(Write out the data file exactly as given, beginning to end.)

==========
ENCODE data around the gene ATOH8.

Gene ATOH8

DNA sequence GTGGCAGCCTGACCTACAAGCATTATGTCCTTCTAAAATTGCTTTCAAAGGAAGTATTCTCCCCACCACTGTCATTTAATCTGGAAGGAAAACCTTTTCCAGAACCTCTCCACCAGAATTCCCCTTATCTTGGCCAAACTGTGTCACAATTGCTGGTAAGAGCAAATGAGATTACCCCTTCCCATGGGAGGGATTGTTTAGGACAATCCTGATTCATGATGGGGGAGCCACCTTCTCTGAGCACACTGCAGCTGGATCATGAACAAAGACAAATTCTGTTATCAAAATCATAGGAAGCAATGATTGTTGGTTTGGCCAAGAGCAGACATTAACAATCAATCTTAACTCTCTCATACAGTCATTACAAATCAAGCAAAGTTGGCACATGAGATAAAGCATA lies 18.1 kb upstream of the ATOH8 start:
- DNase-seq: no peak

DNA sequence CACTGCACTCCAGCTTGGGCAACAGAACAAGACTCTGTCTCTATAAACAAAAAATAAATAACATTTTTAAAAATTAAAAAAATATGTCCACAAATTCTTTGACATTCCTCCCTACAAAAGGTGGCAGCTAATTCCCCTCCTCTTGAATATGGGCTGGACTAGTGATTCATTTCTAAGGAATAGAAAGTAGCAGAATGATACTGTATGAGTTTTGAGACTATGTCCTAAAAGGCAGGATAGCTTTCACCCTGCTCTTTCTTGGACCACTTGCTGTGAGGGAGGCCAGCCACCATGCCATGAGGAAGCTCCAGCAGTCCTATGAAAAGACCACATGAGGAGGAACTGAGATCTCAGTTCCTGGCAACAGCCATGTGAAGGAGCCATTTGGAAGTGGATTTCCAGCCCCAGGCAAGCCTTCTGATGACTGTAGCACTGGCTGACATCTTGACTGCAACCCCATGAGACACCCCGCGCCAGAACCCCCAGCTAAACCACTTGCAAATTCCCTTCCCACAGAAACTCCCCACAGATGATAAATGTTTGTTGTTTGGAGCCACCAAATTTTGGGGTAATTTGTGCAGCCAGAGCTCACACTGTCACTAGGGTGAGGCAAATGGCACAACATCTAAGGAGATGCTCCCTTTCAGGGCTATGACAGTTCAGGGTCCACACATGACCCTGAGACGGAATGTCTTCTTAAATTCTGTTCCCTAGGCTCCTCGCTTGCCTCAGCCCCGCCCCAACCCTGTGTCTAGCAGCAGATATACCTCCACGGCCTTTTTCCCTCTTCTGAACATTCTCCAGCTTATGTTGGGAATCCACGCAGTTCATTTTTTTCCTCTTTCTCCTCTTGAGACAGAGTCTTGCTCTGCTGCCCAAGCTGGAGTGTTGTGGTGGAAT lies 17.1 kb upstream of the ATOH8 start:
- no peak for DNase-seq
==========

ENCODE data around the gene ATOH8.

Gene ATOH8

DNA sequence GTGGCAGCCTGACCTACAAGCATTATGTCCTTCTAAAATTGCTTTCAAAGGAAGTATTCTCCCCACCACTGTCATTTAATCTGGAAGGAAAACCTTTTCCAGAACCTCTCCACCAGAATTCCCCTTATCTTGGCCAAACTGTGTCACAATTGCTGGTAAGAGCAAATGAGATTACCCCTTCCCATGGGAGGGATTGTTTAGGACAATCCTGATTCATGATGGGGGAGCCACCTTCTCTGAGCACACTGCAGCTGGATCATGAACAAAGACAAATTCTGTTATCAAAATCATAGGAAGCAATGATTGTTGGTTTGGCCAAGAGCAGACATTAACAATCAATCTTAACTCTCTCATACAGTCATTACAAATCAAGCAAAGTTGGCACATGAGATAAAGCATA lies 18.1 kb upstream of the ATOH8 start:
- DNase-seq: no peak

DNA sequence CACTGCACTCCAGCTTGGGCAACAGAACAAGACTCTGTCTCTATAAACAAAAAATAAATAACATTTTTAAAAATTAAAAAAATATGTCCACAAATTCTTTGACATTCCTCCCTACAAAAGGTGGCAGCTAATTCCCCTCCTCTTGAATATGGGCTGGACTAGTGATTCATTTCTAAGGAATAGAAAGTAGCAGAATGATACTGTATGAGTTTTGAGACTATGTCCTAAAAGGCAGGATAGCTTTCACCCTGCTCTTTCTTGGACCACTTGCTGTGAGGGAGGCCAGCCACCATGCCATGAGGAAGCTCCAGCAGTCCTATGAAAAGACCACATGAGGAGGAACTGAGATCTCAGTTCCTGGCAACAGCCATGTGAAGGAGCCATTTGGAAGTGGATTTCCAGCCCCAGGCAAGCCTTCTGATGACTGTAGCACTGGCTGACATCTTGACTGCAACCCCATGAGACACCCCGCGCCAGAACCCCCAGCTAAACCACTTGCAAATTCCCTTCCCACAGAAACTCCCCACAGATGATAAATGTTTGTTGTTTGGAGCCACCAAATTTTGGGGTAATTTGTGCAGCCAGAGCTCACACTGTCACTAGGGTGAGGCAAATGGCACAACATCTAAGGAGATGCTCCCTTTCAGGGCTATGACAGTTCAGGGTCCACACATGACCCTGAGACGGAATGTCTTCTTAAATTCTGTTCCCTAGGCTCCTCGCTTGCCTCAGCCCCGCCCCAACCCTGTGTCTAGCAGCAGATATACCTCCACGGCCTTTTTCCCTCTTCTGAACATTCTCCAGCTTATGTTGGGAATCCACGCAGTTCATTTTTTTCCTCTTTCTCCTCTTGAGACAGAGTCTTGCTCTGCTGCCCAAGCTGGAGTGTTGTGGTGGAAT lies 17.1 kb upstream of the ATOH8 start:
- no peak for DNase-seq